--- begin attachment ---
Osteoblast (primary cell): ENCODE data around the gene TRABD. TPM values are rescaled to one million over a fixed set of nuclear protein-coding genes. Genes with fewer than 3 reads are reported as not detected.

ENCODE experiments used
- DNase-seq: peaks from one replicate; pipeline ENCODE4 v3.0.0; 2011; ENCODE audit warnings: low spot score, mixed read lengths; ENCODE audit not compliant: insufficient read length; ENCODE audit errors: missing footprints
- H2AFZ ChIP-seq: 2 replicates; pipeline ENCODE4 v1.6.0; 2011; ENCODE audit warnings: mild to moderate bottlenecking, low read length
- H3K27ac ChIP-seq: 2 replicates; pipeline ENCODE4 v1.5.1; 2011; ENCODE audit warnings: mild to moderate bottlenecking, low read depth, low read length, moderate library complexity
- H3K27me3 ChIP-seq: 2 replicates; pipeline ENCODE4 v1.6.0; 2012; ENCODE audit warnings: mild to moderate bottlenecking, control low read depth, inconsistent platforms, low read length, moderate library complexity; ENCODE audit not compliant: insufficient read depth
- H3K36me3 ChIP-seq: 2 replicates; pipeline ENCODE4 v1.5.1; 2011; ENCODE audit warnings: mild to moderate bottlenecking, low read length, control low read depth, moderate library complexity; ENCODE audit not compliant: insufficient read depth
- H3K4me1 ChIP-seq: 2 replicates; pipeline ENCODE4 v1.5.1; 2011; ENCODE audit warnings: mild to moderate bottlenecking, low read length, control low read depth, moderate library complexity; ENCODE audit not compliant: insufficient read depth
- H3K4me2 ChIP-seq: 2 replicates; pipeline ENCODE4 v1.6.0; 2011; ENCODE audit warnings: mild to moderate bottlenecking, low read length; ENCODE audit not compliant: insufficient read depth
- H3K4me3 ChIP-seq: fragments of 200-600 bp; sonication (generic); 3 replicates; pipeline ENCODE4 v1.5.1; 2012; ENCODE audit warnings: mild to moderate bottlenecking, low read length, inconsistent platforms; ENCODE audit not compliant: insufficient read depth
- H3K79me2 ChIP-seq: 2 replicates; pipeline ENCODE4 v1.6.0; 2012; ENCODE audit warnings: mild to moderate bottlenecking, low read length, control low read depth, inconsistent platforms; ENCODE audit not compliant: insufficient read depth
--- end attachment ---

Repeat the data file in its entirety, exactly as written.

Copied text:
Osteoblast (primary cell): ENCODE data around the gene TRABD. TPM values are rescaled to one million over a fixed set of nuclear protein-coding genes. Genes with fewer than 3 reads are reported as not detected.

ENCODE experiments used
- DNase-seq: peaks from one replicate; pipeline ENCODE4 v3.0.0; 2011; ENCODE audit warnings: low spot score, mixed read lengths; ENCODE audit not compliant: insufficient read length; ENCODE audit errors: missing footprints
- H2AFZ ChIP-seq: 2 replicates; pipeline ENCODE4 v1.6.0; 2011; ENCODE audit warnings: mild to moderate bottlenecking, low read length
- H3K27ac ChIP-seq: 2 replicates; pipeline ENCODE4 v1.5.1; 2011; ENCODE audit warnings: mild to moderate bottlenecking, low read depth, low read length, moderate library complexity
- H3K27me3 ChIP-seq: 2 replicates; pipeline ENCODE4 v1.6.0; 2012; ENCODE audit warnings: mild to moderate bottlenecking, control low read depth, inconsistent platforms, low read length, moderate library complexity; ENCODE audit not compliant: insufficient read depth
- H3K36me3 ChIP-seq: 2 replicates; pipeline ENCODE4 v1.5.1; 2011; ENCODE audit warnings: mild to moderate bottlenecking, low read length, control low read depth, moderate library complexity; ENCODE audit not compliant: insufficient read depth
- H3K4me1 ChIP-seq: 2 replicates; pipeline ENCODE4 v1.5.1; 2011; ENCODE audit warnings: mild to moderate bottlenecking, low read length, control low read depth, moderate library complexity; ENCODE audit not compliant: insufficient read depth
- H3K4me2 ChIP-seq: 2 replicates; pipeline ENCODE4 v1.6.0; 2011; ENCODE audit warnings: mild to moderate bottlenecking, low read length; ENCODE audit not compliant: insufficient read depth
- H3K4me3 ChIP-seq: fragments of 200-600 bp; sonication (generic); 3 replicates; pipeline ENCODE4 v1.5.1; 2012; ENCODE audit warnings: mild to moderate bottlenecking, low read length, inconsistent platforms; ENCODE audit not compliant: insufficient read depth
- H3K79me2 ChIP-seq: 2 replicates; pipeline ENCODE4 v1.6.0; 2012; ENCODE audit warnings: mild to moderate bottlenecking, low read length, control low read depth, inconsistent platforms; ENCODE audit not compliant: insufficient read depth